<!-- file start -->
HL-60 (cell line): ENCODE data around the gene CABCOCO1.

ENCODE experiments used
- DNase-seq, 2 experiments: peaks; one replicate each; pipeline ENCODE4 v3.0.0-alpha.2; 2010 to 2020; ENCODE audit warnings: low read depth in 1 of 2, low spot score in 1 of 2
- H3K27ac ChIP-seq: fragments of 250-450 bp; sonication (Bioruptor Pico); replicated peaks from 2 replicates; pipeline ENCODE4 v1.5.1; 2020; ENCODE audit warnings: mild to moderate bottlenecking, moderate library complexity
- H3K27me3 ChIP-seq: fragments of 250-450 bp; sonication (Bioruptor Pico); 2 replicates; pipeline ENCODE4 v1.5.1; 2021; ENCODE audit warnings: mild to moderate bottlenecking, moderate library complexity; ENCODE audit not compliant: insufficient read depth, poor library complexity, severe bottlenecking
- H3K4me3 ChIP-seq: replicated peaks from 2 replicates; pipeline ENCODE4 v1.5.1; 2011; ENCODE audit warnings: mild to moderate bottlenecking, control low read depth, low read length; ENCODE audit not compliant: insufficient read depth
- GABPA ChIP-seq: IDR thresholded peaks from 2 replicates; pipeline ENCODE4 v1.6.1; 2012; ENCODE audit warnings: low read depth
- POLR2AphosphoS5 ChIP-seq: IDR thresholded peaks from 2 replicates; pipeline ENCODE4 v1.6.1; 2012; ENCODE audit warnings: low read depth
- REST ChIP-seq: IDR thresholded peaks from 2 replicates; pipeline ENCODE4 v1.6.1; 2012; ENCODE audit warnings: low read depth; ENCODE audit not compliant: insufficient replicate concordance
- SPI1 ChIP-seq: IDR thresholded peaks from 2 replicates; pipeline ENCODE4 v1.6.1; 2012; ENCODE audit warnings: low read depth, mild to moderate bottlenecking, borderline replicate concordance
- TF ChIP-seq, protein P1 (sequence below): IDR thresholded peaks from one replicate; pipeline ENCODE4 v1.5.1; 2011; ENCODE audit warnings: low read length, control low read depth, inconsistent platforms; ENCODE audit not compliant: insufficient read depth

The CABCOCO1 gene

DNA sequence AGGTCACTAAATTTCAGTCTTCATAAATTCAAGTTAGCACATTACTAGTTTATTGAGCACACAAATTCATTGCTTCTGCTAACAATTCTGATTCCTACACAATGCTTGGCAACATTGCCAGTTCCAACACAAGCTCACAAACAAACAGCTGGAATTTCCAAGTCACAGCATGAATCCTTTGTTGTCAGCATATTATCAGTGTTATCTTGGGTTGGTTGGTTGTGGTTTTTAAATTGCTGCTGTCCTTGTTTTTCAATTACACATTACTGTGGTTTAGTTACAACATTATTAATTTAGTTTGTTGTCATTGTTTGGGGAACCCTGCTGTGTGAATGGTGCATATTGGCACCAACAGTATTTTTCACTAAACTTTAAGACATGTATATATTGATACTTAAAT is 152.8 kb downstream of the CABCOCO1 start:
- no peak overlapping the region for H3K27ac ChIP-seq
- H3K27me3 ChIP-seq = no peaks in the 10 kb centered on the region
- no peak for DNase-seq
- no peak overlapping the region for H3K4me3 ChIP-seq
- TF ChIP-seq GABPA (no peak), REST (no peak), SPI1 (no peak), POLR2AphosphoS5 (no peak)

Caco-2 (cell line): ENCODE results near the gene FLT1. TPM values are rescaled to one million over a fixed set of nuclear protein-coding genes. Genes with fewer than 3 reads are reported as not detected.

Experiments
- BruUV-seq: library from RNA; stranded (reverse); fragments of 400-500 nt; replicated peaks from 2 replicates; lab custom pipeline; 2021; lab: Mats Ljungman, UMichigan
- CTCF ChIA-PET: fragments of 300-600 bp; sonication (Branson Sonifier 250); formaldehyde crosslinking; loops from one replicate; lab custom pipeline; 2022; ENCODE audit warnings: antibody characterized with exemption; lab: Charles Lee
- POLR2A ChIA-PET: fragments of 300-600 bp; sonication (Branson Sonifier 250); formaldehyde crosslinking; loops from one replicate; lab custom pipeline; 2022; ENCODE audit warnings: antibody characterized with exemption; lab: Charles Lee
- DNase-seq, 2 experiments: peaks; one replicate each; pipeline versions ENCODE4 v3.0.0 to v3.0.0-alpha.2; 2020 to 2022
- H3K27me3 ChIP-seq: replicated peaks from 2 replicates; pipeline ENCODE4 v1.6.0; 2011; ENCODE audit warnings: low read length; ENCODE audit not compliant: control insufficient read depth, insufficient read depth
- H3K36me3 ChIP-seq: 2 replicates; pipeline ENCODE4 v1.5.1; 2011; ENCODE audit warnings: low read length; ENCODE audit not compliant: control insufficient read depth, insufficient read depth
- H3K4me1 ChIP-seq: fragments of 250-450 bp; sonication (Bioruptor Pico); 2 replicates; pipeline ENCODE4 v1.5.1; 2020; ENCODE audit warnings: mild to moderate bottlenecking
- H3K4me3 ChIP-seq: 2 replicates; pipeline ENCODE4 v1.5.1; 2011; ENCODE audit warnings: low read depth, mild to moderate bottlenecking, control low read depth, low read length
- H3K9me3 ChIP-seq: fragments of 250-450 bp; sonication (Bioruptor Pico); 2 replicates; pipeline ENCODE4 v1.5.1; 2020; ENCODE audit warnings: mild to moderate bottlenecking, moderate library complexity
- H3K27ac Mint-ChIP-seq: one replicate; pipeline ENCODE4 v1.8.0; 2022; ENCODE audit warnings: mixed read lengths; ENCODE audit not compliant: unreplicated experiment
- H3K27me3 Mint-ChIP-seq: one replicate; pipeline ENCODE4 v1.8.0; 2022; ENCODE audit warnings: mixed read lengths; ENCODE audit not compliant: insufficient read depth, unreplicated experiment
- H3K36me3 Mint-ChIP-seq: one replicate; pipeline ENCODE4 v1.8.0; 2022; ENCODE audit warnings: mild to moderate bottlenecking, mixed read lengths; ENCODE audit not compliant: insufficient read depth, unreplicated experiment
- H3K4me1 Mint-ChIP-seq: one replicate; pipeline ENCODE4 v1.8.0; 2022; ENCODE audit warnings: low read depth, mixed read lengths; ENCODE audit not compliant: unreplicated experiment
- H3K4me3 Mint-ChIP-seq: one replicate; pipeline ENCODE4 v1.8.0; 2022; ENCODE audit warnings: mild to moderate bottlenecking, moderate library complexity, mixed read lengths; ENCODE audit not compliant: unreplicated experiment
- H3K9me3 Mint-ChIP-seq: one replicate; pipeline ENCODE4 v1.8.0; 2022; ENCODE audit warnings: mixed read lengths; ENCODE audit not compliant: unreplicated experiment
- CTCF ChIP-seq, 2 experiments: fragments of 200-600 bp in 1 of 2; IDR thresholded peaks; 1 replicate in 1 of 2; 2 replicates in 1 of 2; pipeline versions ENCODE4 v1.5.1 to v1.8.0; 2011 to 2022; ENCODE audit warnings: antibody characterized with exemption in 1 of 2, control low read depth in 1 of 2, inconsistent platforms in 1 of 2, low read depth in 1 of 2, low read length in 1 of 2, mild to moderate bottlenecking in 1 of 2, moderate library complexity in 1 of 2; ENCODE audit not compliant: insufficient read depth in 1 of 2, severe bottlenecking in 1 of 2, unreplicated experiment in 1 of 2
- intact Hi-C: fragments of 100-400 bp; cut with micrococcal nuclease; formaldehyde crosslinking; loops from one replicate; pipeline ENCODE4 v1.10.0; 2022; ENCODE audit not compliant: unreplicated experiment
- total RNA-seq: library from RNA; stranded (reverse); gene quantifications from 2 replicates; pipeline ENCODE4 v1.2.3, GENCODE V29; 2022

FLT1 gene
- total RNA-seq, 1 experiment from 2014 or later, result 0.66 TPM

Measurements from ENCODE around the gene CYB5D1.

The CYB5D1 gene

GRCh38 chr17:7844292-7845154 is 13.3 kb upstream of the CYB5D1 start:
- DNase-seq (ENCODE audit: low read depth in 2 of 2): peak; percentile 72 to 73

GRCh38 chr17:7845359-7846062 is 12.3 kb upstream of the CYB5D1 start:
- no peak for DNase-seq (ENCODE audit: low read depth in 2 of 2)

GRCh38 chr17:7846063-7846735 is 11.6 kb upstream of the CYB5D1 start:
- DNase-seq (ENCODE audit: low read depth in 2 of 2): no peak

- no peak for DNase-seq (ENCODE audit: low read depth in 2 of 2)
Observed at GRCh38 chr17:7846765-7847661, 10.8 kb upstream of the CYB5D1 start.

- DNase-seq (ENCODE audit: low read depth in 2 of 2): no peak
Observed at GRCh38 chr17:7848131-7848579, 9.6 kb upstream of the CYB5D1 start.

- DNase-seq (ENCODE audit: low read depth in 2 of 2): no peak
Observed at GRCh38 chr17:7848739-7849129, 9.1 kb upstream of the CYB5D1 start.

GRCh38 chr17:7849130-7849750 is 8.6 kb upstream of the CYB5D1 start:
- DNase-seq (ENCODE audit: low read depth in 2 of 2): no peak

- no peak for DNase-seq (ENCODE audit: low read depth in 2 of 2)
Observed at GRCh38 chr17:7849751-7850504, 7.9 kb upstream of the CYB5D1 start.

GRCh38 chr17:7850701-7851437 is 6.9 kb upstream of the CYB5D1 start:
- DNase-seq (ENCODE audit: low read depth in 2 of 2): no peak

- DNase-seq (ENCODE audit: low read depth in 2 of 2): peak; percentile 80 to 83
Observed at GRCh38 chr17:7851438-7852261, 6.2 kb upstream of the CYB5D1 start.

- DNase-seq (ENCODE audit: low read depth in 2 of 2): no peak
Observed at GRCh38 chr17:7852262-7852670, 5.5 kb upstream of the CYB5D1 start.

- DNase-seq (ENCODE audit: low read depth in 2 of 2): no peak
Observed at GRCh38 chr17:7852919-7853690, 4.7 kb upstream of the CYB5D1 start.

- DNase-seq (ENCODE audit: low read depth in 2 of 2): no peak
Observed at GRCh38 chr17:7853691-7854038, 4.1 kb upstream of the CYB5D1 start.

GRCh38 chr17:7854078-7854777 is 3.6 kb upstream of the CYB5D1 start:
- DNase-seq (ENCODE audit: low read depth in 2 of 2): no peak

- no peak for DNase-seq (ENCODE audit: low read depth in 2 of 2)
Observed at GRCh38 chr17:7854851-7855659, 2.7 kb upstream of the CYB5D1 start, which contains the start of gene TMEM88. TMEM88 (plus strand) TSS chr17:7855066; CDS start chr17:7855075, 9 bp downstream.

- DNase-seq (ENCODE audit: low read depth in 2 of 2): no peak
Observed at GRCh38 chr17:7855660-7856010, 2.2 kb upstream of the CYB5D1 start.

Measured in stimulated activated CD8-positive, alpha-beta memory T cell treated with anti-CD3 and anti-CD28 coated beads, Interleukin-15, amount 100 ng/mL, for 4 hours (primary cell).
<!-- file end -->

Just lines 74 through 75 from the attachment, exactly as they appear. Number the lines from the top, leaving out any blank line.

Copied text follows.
Observed at GRCh38 chr17:7855660-7856010, 2.2 kb upstream of the CYB5D1 start.

Measured in stimulated activated CD8-positive, alpha-beta memory T cell treated with anti-CD3 and anti-CD28 coated beads, Interleukin-15, amount 100 ng/mL, for 4 hours (primary cell).